Stanwyck, as Martha Ivers, creates one of her most enduring roles. While as a child she is portrayed as idealistic and hopeful, the adult Martha Ivers is a bitter woman deprived her true love and stuck with a sap for a husband. She has become the very model of the insulated wealthy that her Aunt had been. She’s also stunningly beautiful. Barbara runs the gambit of emotions in the Strange Love, and it really shows her fluidity as an actress to move from scenes of tenderness to malice and hatred without a second beat. Kirk Douglas, in his first film, could not yet have been playing against type, but anyone who knows his body of work will feel like he is. Douglas makes for an excellent weenie, and there’s little of the future Spartacus on display. In many ways, the role played by Van Heflin, the drifter with romantic ties to a beautiful woman, is the kind of part that Douglas would end up playing while Heflin’s star would begin to fizzle in the 50s and beyond. I always rather enjoy Heflin’s work, and this film, as well as B.F.’s Daughter, proves that Stanwyck and Heflin had real onscreen chemistry. Lizabeth Scott, who looks to be the femme fatale of the picture but really is more the woman in peril, is perhaps the weakest performer, but the actress, known as a “Veronica Lake-type” does light up the screen in some scenes.
Director Lewis Milestone would go on to work with stars like Marlon Brando in Mutiny on the Bounty and The Rat Pack in Ocean’s 11, but sadly, he never returned to the Noir genre again. Instead, the vast body of his career was filled with war films such as Halls of Montezuma. Cinematographer Victor Milner, who often worked with Cecil B. DeMille, gives the film a beautiful look, but, just like the film’s characters, there are no stark black and whites, but rather shades of grey which seem to lead on forever. While The Strange Love of Martha Ivers may not show up on many shortlists of great Film Noir titles, it surely deserves to be placed among them. For fans of Barbara Stanwyck, however, The Strange Love deserves to be near the top of any list. This is the kind of film that shows all facets of what makes her an irrepressible actress to me. She’s tough, resourceful, tender, smart, and deadly beautiful, and if that doesn’t sound like someone you’d get into some strange love with, then I don’t know what is the matter with you.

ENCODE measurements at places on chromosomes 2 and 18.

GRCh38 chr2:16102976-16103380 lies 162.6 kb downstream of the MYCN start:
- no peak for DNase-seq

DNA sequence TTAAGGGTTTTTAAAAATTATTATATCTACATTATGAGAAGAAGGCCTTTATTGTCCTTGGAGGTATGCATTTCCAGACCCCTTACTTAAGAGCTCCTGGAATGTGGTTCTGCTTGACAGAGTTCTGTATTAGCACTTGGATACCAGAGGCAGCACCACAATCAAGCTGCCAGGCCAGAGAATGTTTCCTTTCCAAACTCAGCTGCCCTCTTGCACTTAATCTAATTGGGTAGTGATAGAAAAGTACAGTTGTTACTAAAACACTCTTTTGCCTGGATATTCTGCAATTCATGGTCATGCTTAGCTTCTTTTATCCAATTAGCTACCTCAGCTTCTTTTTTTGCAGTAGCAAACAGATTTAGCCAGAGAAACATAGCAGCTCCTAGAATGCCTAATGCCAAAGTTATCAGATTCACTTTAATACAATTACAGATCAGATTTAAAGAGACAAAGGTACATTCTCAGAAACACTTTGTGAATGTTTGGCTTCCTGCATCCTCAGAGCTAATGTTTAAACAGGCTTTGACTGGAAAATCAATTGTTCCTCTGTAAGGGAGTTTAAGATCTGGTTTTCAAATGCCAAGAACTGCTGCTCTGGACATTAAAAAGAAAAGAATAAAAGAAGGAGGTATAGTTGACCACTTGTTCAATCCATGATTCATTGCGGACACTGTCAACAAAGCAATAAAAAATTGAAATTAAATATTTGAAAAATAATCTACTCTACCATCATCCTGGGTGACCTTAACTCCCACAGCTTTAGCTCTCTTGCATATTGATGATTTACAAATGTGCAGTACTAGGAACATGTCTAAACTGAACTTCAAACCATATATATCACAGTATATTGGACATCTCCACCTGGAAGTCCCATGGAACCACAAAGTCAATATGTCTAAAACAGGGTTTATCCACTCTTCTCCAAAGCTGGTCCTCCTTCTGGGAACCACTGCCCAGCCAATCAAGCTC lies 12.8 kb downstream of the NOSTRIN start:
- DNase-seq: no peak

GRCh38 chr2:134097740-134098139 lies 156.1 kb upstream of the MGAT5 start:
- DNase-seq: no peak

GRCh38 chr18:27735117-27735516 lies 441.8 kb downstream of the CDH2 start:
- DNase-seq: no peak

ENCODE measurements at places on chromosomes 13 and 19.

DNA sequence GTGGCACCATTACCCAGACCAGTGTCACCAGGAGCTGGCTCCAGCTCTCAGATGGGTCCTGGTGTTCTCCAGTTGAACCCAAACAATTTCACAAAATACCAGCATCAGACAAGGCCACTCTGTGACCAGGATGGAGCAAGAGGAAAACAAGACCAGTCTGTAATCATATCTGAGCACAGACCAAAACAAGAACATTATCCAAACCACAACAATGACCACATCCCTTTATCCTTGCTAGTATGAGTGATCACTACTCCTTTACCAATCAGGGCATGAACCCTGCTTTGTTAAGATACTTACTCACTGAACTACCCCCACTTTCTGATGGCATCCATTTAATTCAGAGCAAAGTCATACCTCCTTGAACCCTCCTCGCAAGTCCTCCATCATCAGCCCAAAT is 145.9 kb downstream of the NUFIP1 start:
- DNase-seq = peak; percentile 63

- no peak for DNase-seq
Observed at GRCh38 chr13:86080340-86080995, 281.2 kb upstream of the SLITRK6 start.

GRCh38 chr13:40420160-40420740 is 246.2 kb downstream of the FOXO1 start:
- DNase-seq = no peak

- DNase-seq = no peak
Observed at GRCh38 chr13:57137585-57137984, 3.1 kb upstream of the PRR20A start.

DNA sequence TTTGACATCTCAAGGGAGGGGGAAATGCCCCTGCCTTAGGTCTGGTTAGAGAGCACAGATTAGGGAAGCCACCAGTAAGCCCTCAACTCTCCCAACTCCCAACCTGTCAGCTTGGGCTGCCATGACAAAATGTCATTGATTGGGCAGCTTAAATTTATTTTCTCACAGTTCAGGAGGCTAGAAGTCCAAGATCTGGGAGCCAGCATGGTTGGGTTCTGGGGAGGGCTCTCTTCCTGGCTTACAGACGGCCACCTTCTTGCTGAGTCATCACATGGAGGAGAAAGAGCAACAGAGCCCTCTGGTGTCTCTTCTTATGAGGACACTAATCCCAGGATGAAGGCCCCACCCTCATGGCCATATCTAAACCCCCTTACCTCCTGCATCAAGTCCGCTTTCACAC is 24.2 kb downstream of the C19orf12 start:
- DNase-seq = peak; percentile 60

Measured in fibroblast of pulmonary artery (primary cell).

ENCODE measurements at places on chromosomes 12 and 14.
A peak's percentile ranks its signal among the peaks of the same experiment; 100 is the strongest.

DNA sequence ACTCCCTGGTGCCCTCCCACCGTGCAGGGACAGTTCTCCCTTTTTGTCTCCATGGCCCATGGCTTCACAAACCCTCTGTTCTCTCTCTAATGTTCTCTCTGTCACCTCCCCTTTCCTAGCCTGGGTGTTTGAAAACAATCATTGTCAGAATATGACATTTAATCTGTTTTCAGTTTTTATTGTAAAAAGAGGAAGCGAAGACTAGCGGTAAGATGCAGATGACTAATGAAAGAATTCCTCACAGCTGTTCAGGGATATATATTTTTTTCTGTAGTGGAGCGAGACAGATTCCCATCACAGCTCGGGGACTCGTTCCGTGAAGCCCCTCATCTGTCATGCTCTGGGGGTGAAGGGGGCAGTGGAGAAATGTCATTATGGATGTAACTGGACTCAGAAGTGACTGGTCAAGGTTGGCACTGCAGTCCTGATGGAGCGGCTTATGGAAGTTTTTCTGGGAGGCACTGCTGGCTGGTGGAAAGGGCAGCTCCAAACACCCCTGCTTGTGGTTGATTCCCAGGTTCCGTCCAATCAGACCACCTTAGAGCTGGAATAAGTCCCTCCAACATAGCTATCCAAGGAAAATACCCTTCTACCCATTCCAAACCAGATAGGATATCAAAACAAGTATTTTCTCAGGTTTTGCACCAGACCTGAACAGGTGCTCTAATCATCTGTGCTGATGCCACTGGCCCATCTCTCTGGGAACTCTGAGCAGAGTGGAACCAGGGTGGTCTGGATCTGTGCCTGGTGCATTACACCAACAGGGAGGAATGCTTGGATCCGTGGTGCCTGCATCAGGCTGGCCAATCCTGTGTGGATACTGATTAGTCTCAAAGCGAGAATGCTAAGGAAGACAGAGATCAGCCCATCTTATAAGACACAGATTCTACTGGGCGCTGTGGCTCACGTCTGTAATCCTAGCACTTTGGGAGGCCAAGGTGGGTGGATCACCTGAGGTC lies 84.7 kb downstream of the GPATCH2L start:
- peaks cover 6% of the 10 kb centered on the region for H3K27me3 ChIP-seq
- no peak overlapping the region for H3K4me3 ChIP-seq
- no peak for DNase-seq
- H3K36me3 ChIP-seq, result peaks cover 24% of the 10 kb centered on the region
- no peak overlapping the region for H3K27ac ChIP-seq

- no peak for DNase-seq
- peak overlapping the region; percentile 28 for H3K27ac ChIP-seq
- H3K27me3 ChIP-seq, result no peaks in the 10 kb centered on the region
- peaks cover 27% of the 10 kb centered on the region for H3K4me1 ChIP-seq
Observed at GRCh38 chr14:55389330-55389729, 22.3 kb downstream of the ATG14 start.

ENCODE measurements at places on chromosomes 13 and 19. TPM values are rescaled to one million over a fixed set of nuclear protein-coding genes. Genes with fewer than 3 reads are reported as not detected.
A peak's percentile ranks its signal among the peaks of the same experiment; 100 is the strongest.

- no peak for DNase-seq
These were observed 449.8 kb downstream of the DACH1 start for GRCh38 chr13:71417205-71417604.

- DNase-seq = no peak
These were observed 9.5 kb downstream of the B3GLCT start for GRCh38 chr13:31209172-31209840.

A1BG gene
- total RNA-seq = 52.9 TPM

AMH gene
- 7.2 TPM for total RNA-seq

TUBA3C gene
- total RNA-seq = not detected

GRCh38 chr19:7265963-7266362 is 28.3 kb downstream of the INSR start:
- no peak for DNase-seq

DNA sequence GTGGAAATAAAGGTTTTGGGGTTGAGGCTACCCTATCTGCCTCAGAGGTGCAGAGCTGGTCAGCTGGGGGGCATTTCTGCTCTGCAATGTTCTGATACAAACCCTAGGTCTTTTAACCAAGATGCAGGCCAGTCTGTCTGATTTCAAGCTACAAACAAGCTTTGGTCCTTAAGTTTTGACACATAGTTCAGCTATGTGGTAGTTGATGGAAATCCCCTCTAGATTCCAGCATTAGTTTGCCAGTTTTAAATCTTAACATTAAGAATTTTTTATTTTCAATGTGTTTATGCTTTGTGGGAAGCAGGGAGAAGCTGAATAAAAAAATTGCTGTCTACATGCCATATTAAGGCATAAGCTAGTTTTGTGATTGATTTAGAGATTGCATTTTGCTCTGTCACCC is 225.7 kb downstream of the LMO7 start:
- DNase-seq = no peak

The Strange Love of Martha Ivers just happens to be in the public domain, and so it makes me thrilled to bring you the film in its entirety. Enjoy.